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Supreme Court considers case involving Facebook threats

Anthony Elonis claimed he was just kidding when he posted a series of graphically violent rap lyrics on Facebook about killing his estranged wife, shooting up a kindergarten class and attacking an FBI agent. But his wife didn't see it that way. Neither did a federal jury. In a far-reaching case that probes the limits of free speech over the Internet, the Supreme Court on Monday is considering whether Elonis' Facebook posts, and others like it, deserve protection under the First Amendment. [Associated Press]
Anthony Elonis claimed he was just kidding when he posted a series of graphically violent rap lyrics on Facebook about killing his estranged wife, shooting up a kindergarten class and attacking an FBI agent. But his wife didn't see it that way. Neither did a federal jury. In a far-reaching case that probes the limits of free speech over the Internet, the Supreme Court on Monday is considering whether Elonis' Facebook posts, and others like it, deserve protection under the First Amendment. [Associated Press]
Published Dec. 2, 2014

WASHINGTON — As the Supreme Court on Monday tried to puzzle out what threats may be prosecuted as crimes, Chief Justice John G. Roberts Jr. cited an unlikely source: the rapper Eminem.

Treading gingerly, the chief justice quoted vivid lyrics from '97 Bonnie and Clyde in which Eminem seems to threaten to drown his wife.

"Could that be prosecuted?" Roberts asked Michael R. Dreeben, a government lawyer.

Dreeben said no and started to say something about context. Roberts interrupted.

"Because Eminem said it instead of somebody else?" he asked.

The case before the justices also involved threatening rap lyrics arising from domestic troubles. They were posted on Facebook by Anthony Elonis, a Pennsylvania man who had adopted the rap persona Tone Dougie. The posts, long tirades in the form of rap lyrics, were punctuated by brutally violent language, most of it directed against his estranged wife.

He wrote that he would like to see a Halloween costume that included his wife's "head on a stick." He talked about "making a name for myself" with a school shooting, saying, "Hell hath no fury like a crazy man in a kindergarten class." He fantasized about killing an FBI agent.

Some of the posts contained disclaimers or indications that they aspired to be art or therapy. At Elonis' trial, his estranged wife testified that she understood the posts as threats.

"I felt like I was being stalked," she said. "I felt extremely afraid for mine and my children's and my family's lives."

Elonis was convicted under a federal law that makes it a crime to communicate "any threat to injure the person of another." He was sentenced to 44 months.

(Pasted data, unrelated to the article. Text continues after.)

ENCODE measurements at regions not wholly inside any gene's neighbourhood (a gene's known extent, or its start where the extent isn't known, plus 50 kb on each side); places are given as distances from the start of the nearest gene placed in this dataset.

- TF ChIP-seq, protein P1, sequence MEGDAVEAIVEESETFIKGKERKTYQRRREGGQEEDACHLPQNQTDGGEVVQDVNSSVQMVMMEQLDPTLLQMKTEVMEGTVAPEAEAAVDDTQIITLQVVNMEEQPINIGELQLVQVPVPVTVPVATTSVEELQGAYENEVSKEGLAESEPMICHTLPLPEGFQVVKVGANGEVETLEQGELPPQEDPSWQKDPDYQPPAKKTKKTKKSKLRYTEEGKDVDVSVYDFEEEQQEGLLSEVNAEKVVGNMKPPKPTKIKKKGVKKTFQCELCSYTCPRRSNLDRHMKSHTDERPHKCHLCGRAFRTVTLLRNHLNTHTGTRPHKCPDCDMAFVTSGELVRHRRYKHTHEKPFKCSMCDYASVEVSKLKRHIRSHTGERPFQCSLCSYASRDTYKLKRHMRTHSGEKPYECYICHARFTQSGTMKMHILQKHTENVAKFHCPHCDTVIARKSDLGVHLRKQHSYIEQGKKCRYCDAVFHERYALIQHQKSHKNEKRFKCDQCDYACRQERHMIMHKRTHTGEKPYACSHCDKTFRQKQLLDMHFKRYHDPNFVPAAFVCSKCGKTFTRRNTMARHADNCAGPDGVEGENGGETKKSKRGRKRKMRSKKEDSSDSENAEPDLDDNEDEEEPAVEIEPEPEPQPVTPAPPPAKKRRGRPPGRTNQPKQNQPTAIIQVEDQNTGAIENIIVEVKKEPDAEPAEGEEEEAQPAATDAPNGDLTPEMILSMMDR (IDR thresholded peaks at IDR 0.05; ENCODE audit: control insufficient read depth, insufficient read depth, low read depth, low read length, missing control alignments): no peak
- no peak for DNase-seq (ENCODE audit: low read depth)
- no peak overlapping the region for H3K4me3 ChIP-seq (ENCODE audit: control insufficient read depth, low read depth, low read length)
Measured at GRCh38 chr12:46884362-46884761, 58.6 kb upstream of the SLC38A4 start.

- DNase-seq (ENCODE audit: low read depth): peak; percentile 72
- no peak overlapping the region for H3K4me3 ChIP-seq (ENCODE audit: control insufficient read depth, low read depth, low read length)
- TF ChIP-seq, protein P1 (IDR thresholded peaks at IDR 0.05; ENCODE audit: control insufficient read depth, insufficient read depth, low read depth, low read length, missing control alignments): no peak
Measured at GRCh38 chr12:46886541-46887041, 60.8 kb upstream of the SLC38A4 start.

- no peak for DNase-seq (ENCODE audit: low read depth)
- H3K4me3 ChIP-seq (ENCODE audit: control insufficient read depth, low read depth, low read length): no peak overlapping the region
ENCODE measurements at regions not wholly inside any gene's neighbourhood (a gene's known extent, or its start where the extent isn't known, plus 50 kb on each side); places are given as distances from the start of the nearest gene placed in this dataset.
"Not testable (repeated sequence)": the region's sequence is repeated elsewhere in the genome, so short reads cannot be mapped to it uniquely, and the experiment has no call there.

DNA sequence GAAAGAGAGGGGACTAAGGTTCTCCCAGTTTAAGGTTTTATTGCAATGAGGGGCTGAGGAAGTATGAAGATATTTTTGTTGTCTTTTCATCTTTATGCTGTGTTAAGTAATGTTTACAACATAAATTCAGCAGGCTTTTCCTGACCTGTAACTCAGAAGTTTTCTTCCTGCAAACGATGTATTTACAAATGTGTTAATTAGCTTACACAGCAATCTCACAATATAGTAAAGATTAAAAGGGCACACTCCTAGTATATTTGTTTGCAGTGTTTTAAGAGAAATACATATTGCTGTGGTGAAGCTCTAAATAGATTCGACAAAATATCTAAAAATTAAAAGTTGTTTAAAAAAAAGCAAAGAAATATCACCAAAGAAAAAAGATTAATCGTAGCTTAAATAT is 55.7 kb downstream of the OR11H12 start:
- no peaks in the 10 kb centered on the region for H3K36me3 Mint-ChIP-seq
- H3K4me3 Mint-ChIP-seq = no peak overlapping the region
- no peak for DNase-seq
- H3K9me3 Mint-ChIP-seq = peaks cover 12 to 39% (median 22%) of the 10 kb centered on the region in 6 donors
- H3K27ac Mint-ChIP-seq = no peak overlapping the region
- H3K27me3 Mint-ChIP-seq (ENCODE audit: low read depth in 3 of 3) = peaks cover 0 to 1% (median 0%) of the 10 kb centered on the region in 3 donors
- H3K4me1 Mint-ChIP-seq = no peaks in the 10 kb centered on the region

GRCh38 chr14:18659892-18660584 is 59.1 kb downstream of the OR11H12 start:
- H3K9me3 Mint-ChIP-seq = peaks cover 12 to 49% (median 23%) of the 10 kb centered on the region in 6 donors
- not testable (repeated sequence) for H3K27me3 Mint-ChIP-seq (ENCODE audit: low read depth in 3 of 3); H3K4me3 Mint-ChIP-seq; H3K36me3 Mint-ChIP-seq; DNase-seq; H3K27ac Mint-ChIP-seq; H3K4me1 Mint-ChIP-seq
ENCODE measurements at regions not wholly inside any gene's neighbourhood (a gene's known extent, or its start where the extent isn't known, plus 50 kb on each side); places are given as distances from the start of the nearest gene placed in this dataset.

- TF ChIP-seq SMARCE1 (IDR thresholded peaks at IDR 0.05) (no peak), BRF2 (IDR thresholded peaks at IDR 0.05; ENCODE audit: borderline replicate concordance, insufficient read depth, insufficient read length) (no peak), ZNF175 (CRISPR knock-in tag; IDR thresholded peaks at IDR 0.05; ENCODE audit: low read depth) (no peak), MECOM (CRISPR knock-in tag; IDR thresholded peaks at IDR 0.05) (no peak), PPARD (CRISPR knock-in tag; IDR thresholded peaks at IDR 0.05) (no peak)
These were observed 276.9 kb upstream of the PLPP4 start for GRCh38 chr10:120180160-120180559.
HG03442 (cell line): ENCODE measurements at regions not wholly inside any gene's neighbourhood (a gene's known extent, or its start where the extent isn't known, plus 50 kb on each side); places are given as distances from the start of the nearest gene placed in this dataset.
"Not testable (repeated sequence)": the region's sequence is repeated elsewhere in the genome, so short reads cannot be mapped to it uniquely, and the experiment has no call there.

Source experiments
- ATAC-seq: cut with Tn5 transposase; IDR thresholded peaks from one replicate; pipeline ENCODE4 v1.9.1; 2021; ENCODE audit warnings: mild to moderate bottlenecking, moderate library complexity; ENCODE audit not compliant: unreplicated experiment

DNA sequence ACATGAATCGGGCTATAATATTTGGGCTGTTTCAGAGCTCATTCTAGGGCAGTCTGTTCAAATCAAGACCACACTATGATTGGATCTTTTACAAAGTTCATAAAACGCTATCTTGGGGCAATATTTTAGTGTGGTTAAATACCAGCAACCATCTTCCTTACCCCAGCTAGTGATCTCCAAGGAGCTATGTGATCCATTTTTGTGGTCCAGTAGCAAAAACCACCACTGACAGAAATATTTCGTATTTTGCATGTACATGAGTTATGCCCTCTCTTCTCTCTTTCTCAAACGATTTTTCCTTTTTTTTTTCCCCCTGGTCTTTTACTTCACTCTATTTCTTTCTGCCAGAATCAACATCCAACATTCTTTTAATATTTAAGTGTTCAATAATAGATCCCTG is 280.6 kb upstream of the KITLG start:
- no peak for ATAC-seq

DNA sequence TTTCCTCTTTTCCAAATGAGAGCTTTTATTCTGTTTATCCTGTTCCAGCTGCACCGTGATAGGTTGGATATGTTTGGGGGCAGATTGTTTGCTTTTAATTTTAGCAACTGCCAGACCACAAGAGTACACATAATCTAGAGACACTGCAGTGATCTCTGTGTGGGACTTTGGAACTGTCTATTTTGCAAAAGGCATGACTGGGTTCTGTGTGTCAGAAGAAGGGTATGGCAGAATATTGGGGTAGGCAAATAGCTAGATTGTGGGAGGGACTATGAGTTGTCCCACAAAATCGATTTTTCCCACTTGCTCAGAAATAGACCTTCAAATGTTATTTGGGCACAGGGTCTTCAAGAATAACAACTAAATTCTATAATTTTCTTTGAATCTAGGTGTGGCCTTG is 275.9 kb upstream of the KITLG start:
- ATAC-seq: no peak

John P. Elwood, a lawyer for Elonis, said his client's posts included elements of entertainment.

Justice Samuel A. Alito Jr. responded warily.

"This sounds like a road map for threatening a spouse and getting away with it," Alito said. "You put it in rhyme and you put some stuff about the Internet on it and you say, 'I'm an aspiring rap artist.' And so then you are free from prosecution."

The question for the justices in Monday's case was whether prosecutors had done enough to prove Elonis' intent. Dreeben, the government lawyer, said the words and their context were enough.

The standard proposed by the government, he said, would hold people accountable "for the ordinary and natural meaning of the words that they say in context."

The lower courts sided with Dreeben, the government lawyer. All the prosecution had to prove, the trial judge ruled, was that a "reasonable person" would foresee that others would view his statements "as a serious expression of an intention to inflict bodily injury or take the life of an individual."

The court could ground such a ruling in the First Amendment or in interpreting the federal law on threats, though the latter seemed more likely.

But some justices seemed nervous about placing too stringent a burden on prosecutors.

"How does one prove what's in somebody else's mind?" Justice Ruth Bader Ginsburg asked. "In this case, the standard was 'Would a reasonable person think that the words would put someone in fear?' and reasonable people can make that judgment. But how would the government prove whether this threat in the mind of the threatener was genuine?"

That echoed Dreeben, who insisted that the proper standard was an objective one that looked to what a reasonable person would have understood in the circumstances.

Roberts tried to refine the point.

"Is it a reasonable person?" he asked. "Or is it a reasonable teenager on the Internet?"

There was laughter, and then Dreeben responded. "If there is such a thing," he said.